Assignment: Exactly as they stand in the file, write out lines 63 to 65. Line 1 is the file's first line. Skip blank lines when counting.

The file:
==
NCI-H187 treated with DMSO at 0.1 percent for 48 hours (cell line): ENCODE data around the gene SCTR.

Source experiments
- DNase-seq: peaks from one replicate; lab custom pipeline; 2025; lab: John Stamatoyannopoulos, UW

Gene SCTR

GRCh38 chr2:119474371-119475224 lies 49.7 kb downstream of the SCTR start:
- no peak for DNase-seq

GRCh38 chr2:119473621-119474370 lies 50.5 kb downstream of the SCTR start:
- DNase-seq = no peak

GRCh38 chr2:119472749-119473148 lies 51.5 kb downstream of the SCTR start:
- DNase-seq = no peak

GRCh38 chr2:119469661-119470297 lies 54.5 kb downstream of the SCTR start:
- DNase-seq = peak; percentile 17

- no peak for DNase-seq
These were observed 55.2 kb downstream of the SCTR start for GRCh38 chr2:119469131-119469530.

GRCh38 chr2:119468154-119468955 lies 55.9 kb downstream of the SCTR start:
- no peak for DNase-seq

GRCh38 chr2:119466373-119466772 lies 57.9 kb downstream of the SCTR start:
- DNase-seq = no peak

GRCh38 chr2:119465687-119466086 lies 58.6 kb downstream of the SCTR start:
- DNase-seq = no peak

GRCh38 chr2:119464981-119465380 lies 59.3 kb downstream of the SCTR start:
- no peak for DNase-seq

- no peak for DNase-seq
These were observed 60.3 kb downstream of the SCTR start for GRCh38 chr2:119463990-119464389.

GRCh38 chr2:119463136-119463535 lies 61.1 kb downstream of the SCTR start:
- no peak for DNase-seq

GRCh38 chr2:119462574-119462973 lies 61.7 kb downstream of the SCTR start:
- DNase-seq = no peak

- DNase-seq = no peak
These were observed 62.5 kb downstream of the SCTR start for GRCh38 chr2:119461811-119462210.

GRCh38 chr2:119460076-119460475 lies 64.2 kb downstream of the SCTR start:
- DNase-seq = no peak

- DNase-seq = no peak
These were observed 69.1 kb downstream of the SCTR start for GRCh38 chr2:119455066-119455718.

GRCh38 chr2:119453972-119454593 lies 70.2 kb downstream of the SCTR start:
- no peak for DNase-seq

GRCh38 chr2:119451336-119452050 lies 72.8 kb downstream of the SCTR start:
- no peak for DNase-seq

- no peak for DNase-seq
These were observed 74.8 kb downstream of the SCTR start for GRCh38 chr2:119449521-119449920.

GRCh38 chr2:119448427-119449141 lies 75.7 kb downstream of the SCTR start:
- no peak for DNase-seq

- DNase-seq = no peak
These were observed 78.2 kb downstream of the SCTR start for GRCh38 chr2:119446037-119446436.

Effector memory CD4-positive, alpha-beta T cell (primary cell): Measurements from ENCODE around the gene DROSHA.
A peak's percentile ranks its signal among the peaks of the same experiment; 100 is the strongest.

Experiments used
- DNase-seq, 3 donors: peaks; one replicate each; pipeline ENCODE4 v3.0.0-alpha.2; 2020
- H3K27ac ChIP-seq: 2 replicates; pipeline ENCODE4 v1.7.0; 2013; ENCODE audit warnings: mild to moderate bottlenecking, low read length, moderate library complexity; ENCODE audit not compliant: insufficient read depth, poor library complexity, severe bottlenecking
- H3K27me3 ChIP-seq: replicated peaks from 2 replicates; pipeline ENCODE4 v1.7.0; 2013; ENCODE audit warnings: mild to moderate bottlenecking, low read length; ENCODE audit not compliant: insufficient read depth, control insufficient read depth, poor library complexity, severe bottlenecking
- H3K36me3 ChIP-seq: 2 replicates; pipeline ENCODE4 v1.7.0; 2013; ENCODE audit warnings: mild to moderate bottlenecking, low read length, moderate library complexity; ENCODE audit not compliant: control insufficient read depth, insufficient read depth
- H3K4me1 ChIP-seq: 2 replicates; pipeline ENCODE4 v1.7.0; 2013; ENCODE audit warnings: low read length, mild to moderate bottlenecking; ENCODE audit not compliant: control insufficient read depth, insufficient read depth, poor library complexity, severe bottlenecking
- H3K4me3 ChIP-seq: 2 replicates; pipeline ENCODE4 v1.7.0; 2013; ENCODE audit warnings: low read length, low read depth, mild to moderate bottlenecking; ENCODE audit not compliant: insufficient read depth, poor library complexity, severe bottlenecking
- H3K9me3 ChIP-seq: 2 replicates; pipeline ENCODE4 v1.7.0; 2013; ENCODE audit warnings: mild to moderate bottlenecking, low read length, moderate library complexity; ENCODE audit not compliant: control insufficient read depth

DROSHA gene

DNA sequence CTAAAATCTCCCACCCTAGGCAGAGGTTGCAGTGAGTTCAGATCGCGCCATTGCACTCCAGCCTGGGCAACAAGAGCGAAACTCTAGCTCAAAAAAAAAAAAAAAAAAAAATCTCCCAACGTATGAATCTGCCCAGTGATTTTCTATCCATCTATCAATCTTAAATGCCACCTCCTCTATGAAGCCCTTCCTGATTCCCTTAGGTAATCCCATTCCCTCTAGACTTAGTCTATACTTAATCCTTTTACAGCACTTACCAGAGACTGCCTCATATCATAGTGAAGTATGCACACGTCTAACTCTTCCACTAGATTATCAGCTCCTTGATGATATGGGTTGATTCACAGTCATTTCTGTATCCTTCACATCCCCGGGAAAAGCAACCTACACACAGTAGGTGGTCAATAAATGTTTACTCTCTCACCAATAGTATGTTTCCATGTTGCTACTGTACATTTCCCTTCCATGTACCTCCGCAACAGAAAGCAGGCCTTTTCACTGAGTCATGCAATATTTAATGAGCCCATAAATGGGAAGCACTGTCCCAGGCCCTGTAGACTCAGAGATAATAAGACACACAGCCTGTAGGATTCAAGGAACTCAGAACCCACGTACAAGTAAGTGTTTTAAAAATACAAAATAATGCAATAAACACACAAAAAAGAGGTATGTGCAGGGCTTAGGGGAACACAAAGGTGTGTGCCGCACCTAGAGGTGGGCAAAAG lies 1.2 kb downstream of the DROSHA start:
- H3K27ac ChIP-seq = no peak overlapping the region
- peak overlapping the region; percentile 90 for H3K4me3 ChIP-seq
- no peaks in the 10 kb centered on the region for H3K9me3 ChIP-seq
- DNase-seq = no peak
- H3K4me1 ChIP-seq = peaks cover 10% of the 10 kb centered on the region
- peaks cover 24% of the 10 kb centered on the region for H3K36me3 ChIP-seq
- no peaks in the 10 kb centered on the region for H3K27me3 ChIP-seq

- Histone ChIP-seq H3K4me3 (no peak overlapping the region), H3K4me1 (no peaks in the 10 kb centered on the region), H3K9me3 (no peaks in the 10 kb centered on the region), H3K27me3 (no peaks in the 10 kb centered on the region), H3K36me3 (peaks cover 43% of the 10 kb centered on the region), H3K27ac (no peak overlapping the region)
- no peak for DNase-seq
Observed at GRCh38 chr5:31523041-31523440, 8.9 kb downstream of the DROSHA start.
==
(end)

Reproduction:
- no peaks in the 10 kb centered on the region for H3K27me3 ChIP-seq

- Histone ChIP-seq H3K4me3 (no peak overlapping the region), H3K4me1 (no peaks in the 10 kb centered on the region), H3K9me3 (no peaks in the 10 kb centered on the region), H3K27me3 (no peaks in the 10 kb centered on the region), H3K36me3 (peaks cover 43% of the 10 kb centered on the region), H3K27ac (no peak overlapping the region)
- no peak for DNase-seq